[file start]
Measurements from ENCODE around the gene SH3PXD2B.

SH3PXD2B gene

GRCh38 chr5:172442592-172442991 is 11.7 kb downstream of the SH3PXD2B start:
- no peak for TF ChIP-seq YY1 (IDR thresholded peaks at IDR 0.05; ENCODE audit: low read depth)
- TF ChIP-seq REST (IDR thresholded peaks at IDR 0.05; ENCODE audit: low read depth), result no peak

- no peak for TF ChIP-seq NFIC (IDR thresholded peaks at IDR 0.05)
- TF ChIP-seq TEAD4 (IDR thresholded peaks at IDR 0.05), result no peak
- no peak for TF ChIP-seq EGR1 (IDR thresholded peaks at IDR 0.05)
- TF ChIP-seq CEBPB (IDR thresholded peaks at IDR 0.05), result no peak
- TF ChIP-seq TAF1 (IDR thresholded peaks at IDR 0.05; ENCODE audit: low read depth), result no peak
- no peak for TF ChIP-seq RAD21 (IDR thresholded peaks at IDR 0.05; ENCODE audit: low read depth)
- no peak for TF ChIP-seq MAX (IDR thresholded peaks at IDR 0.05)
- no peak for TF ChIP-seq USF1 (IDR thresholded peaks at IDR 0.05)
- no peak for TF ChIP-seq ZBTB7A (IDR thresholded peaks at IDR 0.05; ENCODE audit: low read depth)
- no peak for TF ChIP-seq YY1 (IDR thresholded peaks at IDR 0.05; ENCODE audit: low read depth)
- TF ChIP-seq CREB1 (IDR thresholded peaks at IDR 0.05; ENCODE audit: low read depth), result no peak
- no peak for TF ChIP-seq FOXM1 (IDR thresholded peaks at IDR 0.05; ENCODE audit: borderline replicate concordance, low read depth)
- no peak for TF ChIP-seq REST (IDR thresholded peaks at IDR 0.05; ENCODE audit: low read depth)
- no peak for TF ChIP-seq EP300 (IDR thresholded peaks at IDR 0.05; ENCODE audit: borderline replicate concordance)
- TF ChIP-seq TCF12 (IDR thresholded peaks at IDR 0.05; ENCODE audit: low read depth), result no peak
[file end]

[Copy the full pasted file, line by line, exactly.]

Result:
Measurements from ENCODE around the gene SH3PXD2B.

SH3PXD2B gene

GRCh38 chr5:172442592-172442991 is 11.7 kb downstream of the SH3PXD2B start:
- no peak for TF ChIP-seq YY1 (IDR thresholded peaks at IDR 0.05; ENCODE audit: low read depth)
- TF ChIP-seq REST (IDR thresholded peaks at IDR 0.05; ENCODE audit: low read depth), result no peak

- no peak for TF ChIP-seq NFIC (IDR thresholded peaks at IDR 0.05)
- TF ChIP-seq TEAD4 (IDR thresholded peaks at IDR 0.05), result no peak
- no peak for TF ChIP-seq EGR1 (IDR thresholded peaks at IDR 0.05)
- TF ChIP-seq CEBPB (IDR thresholded peaks at IDR 0.05), result no peak
- TF ChIP-seq TAF1 (IDR thresholded peaks at IDR 0.05; ENCODE audit: low read depth), result no peak
- no peak for TF ChIP-seq RAD21 (IDR thresholded peaks at IDR 0.05; ENCODE audit: low read depth)
- no peak for TF ChIP-seq MAX (IDR thresholded peaks at IDR 0.05)
- no peak for TF ChIP-seq USF1 (IDR thresholded peaks at IDR 0.05)
- no peak for TF ChIP-seq ZBTB7A (IDR thresholded peaks at IDR 0.05; ENCODE audit: low read depth)
- no peak for TF ChIP-seq YY1 (IDR thresholded peaks at IDR 0.05; ENCODE audit: low read depth)
- TF ChIP-seq CREB1 (IDR thresholded peaks at IDR 0.05; ENCODE audit: low read depth), result no peak
- no peak for TF ChIP-seq FOXM1 (IDR thresholded peaks at IDR 0.05; ENCODE audit: borderline replicate concordance, low read depth)
- no peak for TF ChIP-seq REST (IDR thresholded peaks at IDR 0.05; ENCODE audit: low read depth)
- no peak for TF ChIP-seq EP300 (IDR thresholded peaks at IDR 0.05; ENCODE audit: borderline replicate concordance)
- TF ChIP-seq TCF12 (IDR thresholded peaks at IDR 0.05; ENCODE audit: low read depth), result no peak